IRS Declares No Statute of Limitations on Tax Shelters
August 10, 2015
By Jeff Winland, tax partner
The Chief Counsel of the IRS in a very recent Advice, (CCA) #201531019, has concluded that there is no tolling of the statute of limitations period in the case of a tax shelter which fails to register for a Tax Shelter Registration Number. According to the Chief Counsel, the IRS is unable to investigate tax shelter schemes in a timely manner to determine whether proper tax is being paid to the IRS if promoters do not timely inform the IRS of the shelters being promoted. Again, according to the IRS, they would have to obtain this information through “burdensome administrative and judicial proceedings.”
This determination is important for real estate partnerships because they may trigger the definition of a tax shelter and will have to register accordingly. A tax shelter is any investment that meets the following two requirements:
- “The investment must be one with respect to which the person could reasonably infer, from the representations made or to be made in connection with any offer for sale of any interest in the investment, that the tax shelter ratio for any investor may be greater than 2 to 1 as of the close of any of the first 5 years ending after the date on which the investment is offered for sale.” 
- The tax shelter ratio is defined as: “…with respect to any year, the ratio that the aggregate amount of deductions and 200 percent of the credits that are or will be represented as potentially allowable to an investor under subtitle A of the Internal Revenue Code for all periods up to (and including) the close of such year, bears to the investment base for such investor as of the close of such year.”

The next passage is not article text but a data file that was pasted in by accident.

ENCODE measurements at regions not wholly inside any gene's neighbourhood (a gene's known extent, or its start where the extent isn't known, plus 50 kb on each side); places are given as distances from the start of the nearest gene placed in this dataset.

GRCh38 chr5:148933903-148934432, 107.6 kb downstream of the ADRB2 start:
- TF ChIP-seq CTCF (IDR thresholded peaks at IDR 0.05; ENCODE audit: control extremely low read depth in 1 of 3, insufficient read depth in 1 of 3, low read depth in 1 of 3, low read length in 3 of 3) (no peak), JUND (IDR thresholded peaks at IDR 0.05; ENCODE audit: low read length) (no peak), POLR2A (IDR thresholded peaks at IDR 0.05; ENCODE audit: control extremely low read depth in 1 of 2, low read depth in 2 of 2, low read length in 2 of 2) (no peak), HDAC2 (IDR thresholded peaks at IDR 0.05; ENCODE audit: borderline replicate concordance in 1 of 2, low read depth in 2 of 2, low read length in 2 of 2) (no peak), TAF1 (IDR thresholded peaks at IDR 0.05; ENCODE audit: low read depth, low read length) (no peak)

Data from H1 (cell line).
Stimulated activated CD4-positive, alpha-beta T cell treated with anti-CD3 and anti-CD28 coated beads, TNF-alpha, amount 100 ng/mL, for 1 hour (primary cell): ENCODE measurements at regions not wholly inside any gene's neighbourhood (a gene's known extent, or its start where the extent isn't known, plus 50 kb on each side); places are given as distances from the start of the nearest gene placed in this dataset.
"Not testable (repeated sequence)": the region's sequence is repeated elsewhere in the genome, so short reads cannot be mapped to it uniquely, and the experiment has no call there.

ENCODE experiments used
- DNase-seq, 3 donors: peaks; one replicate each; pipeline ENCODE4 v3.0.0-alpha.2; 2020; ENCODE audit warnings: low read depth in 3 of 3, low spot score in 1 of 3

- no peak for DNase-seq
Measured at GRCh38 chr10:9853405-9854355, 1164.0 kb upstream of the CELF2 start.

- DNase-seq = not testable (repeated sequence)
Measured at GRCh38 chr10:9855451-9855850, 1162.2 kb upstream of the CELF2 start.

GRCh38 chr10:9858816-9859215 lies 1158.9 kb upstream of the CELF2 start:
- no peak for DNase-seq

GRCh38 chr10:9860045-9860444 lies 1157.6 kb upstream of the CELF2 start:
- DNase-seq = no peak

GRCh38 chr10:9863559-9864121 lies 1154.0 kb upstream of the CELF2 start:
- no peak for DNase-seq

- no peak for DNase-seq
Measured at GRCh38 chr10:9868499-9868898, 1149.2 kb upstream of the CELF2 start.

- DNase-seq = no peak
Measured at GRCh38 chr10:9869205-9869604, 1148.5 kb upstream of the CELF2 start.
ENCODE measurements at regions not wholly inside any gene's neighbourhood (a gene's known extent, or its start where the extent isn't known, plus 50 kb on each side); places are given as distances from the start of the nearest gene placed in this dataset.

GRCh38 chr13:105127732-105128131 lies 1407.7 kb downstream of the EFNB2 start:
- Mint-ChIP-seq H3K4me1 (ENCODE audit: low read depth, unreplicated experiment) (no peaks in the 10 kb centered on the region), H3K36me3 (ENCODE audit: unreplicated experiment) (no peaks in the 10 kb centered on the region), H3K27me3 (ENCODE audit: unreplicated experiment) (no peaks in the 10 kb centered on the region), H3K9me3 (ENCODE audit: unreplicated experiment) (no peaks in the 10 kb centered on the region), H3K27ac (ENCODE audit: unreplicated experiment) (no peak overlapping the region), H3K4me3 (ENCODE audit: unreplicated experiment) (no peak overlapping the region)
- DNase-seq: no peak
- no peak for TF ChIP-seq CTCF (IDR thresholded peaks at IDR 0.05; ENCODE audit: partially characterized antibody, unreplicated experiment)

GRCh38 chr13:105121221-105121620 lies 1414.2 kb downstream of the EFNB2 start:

- “The investment must be (i) required to be registered under a federal or state law regulating securities, (ii) sold pursuant to an exemption from registration requiring the filing of a notice with a federal or state agency regulating the offering or sale of securities, or (iii) a substantial investment.”
- A substantial investment is defined as where: “…the aggregate amount that may be offered for sale to all investors exceeds $250,000 and 5 or more investors are expected.”
For real estate partnerships that are within the first five years of their existence that meet the substantial investment test, a tax shelter ratio calculation will have to be performed annually to see if they may be required to register as a tax shelter. Based on CCA #201531019, the consequences of a failure to do so could be devastating. The IRS would have an unlimited time period to commence an examination. 
For questions or more information, contact Jeff Winland at firstname.lastname@example.org or 770-353-3108.
Any tax advice contained in this communication (including any attachments) is not intended or written to be used, and cannot be used, for the purpose of (i) avoiding penalties under the Internal Revenue Code or under any state or local tax law or (ii) promoting, marketing or recommending to another party any transaction or matter addressed herein. Please do not hesitate to contact us if you have any questions regarding the matter.
 All quotations are from the IRS.
 An additional source for this article can be found here.